It started as most revolutions start: rather innocuously, the product of a half-hearted joke that managed to hit a nerve.
The first whispers of an Area 51 invasion began with a Facebook event called "Storm Area 51, They Can't Stop All of Us." Hosted by three primary parties—"Shitposting cause im in shambles," "Smyleekun," and "The Hidden Sound"—the page quickly amassed support, with a total of 1 million users committing to "going" as of Monday, July 15.
Several plans of attack have been proposed: "We will all meet up at the Area 51 Alien Center tourist attraction and coordinate our entry. If we Naruto run, we can move faster than their bullets. Let's see them aliens," posted one of the group's creators.
Other plans were more detailed, dividing raiders into ranks. Revolutionaries could identify themselves as "Karens," "Kyles," "Tylers," and "Daltons," among other things. Karens are, presumably, momager-types, aggressive and fast-talking women. One proposal suggested that we send a "Karen" with "no-nonsense hair" to the front gate to attempt peaceful negotiations; should that fail, the Kyles, pumped up on energy drinks, would be unleashed.
According to Know Your Meme, "Kyle is an online caricature of a white boy referenced as an antagonistic character in memes. Similar to how Karen is used online, 'Kyle' jokes parody of a certain kind of person with a set of characteristics one associates with the name; in 'Kyle's' case, these are characteristics of an angry white male teenager. 'Kyle' is generally presented as rage-filled and aggressive, and he is a fan of Monster Energy Drinks and Axe body spray, which has been documented in the Kyle Punches Drywall meme." In essence, Kyle is the heart and soul of the Area 51 attack. Perhaps Kyle is the heart and soul of the fragile, toxic masculinity at the core of America, or more likely, Kyle is the wreckage left behind when this fragile masculinity reveals itself for the hollow shell that it is.
From there, the memes blossomed like fireworks on the Fourth of July, filling the web with increasingly outlandish theories about what it might be like to actually "see them aliens."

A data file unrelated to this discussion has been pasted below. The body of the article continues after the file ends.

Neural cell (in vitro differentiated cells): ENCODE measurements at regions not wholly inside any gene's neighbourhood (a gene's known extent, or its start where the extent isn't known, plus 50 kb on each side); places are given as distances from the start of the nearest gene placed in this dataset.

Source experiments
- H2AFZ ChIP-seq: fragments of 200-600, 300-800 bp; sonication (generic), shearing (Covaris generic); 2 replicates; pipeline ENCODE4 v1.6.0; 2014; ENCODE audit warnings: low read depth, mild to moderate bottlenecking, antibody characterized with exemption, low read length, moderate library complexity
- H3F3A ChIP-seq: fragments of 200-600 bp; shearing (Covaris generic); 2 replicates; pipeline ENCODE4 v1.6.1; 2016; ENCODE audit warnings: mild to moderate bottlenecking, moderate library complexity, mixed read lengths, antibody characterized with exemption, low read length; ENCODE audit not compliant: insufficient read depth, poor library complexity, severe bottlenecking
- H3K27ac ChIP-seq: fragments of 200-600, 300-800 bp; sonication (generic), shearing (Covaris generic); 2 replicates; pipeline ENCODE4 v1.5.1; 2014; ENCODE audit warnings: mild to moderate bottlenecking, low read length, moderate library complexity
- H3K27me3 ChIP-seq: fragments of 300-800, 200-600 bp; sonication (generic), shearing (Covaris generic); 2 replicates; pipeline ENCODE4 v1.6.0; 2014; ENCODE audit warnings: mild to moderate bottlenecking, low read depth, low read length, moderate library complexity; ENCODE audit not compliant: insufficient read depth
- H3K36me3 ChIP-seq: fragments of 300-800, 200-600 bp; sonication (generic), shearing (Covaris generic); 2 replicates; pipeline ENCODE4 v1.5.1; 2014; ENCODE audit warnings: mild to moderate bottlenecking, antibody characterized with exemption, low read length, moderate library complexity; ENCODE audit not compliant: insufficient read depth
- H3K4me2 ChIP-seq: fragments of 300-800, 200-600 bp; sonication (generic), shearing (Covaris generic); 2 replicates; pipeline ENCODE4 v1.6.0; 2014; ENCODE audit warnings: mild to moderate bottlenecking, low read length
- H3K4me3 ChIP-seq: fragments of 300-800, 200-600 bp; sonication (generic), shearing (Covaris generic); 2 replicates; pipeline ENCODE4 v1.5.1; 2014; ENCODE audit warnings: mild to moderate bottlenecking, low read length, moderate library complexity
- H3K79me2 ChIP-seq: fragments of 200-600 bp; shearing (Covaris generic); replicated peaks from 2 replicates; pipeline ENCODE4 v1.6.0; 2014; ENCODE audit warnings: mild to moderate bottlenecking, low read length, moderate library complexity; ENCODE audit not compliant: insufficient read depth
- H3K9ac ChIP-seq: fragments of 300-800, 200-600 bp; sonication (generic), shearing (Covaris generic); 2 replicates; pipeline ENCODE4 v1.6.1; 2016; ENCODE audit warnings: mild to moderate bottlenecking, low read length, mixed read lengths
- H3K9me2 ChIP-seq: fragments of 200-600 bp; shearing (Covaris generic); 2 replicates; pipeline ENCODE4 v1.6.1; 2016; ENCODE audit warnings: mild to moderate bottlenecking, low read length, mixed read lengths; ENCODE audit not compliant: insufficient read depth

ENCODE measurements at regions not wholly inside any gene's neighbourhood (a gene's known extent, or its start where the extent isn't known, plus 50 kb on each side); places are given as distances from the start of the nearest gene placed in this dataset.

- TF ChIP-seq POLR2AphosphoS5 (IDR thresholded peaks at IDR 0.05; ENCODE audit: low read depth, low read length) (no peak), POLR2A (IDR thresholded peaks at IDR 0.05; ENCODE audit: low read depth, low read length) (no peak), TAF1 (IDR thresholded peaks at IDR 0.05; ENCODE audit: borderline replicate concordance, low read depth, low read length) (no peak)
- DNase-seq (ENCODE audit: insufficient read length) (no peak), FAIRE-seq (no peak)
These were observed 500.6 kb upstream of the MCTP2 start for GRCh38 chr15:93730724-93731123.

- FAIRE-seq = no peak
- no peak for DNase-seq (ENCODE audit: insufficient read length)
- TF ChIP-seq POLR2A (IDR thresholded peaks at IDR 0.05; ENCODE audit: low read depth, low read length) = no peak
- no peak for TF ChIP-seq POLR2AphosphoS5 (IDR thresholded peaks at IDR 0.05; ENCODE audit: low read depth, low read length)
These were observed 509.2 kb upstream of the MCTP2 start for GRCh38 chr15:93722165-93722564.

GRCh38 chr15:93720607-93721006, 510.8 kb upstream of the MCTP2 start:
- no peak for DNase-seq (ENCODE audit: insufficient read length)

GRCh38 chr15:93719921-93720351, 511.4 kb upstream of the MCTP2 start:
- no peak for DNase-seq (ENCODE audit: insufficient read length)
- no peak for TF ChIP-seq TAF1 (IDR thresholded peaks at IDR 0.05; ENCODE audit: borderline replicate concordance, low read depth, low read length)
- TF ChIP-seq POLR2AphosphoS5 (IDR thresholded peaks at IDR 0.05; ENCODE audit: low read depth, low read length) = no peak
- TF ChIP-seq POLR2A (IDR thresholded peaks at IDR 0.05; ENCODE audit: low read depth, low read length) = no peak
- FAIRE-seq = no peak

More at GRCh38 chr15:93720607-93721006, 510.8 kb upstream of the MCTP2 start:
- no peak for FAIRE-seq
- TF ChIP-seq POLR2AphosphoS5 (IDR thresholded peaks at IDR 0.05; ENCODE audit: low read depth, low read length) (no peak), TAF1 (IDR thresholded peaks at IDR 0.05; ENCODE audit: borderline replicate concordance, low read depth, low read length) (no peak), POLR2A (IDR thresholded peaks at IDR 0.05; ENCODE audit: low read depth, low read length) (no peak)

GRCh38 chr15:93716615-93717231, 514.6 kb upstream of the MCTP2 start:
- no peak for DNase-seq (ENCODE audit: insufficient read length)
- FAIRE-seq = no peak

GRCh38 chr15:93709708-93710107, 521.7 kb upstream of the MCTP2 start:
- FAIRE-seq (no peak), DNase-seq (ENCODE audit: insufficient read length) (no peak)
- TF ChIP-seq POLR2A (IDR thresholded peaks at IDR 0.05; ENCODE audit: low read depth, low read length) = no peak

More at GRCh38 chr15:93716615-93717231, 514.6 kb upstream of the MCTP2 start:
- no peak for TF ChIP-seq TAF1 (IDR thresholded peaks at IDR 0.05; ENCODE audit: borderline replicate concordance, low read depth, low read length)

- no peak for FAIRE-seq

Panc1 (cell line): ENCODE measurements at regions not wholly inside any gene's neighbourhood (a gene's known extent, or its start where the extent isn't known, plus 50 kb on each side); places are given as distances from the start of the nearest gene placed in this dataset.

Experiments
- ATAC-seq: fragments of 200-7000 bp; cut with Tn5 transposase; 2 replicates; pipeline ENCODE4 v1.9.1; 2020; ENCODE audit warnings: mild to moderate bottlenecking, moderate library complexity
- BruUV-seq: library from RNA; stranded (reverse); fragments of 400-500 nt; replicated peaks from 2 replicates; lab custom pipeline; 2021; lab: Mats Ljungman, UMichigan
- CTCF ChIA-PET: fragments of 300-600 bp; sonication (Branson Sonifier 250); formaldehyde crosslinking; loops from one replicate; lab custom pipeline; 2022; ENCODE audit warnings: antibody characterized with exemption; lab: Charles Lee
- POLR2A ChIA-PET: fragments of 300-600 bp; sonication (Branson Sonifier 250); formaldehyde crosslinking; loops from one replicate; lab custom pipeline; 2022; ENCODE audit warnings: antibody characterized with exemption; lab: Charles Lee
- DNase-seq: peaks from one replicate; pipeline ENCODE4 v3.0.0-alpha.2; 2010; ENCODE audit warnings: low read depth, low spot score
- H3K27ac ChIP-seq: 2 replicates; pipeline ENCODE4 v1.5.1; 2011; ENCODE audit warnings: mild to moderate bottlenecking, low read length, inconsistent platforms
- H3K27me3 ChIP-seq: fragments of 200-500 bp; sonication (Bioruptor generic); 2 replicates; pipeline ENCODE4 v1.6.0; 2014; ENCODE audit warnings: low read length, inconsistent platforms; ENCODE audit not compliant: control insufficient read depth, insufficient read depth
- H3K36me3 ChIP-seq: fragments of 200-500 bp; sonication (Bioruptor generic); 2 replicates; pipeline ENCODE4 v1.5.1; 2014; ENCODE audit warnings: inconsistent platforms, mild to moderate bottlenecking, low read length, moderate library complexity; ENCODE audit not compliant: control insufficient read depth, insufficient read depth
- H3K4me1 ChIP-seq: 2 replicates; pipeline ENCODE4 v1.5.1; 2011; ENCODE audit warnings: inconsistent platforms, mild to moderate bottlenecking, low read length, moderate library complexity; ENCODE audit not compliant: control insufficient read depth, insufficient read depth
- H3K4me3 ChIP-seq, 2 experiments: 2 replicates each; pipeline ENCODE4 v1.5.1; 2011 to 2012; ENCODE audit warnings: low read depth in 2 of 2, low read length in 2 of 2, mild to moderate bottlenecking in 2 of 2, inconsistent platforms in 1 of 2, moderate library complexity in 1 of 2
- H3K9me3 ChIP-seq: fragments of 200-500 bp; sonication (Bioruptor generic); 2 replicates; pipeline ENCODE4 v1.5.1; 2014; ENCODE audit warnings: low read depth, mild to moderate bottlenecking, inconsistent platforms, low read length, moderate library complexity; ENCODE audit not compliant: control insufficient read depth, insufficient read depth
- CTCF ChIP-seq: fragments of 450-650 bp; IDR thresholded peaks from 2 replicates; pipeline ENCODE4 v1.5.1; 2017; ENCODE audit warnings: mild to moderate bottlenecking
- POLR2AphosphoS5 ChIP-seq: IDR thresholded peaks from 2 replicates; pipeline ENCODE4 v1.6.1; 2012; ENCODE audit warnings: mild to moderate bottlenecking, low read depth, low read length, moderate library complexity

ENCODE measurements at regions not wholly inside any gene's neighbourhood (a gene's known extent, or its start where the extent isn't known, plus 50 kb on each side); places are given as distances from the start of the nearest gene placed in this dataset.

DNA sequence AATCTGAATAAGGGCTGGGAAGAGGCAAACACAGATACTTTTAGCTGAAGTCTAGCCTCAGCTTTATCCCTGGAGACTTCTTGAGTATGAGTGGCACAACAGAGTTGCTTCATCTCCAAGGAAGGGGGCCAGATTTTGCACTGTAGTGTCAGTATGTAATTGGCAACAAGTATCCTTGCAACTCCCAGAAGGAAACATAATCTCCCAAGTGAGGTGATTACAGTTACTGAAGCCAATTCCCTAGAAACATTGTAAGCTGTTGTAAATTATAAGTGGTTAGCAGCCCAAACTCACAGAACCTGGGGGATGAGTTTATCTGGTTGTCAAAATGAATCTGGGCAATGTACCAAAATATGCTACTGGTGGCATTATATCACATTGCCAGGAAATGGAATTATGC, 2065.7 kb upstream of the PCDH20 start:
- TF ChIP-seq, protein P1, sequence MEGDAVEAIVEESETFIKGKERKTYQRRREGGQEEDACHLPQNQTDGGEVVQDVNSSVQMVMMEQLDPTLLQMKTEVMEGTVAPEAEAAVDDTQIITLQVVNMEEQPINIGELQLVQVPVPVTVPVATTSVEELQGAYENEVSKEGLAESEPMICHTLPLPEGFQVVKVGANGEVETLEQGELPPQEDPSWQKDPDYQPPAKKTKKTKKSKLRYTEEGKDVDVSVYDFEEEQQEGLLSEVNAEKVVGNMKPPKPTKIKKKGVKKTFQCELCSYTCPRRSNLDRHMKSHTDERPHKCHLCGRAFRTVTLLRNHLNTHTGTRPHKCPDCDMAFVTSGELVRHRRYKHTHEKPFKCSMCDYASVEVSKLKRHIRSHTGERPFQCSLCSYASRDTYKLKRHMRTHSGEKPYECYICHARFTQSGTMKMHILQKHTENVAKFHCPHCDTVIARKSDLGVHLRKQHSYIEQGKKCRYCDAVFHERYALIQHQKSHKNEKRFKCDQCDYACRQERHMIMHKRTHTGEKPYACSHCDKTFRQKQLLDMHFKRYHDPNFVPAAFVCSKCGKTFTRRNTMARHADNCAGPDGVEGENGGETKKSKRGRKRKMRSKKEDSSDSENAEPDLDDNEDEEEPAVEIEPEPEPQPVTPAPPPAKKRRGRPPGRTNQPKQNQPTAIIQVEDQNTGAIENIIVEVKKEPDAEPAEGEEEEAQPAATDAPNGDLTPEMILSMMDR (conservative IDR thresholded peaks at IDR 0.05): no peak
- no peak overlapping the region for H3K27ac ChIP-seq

The Call of Area 51
While the Area 51 invasion might be more based in absurdity and conspiracy theory than anything else, the amount of support it's has amassed is not a joke. The U.S. Air Force is scared, as they should be, because the popularity of this event is proof that the people have the capability to organize and take down the government, should they so desire. "[Area 51] is an open training range for the U.S. Air Force, and we would discourage anyone from trying to come into the area where we train American armed forces...The U.S. Air Force always stands ready to protect America and its assets," stated the Air Force, confirming that it knows about the planned raid, and that it's prepared to defend whatever it's hiding inside the base, even at the cost of citizens' lives. That's right: a Facebook meme has the U.S. Military on alert.
Why Area 51? The super-secret military base in the Nevada desert has long been at the center of conspiracy theories that which propose the US government is hiding aliens inside. Other theories include the belief that the government is conducting experiments on teleportation and time travel inside the base.
There's a definitive allure to the prospect of discovering alien life, and that certainly plays a role in the interest. More likely, Area 51 is so alluring because of what it symbolizes. In some ways, it's the perfect representation of the distrust that American people feel in their government and in the state of the world.
In its surreal, almost mystical absurdity, Area 51 just might be the perfect symbolic portrayal of our postmodern hellscape, which seems to be entirely run by the Koch Brothers, juul companies, and tech bros who have achieved god-like status, like Mark Zuckerberg and Elon Musk. Area 51 feels like it could be the source of whatever oozing, radioactive substance has made the world the way it is today. In a way, it's represents the Truth in a world beyond truth.
In light of this, planning to storm Area 51 via memes feels like a way of meeting our world's absurdity—be it the government's, the Internet's, or any of life's many other oddities—on its own terms.
Even more fascinating than the causes of the proposed Area 51 raid, though, is the rapidity with which the event gained traction. Its success reveals that a full-on political revolution is really just one meme page away. The success of the Area 51 venture shows that it's not hard to amass the kind of support needed to make the government take notice—and that's at least a start.
So grab your Monster drinks, Karens and Kyles of the world, and channel that rage into some hefty Photoshopping. You just might be our best hope at a revolution yet.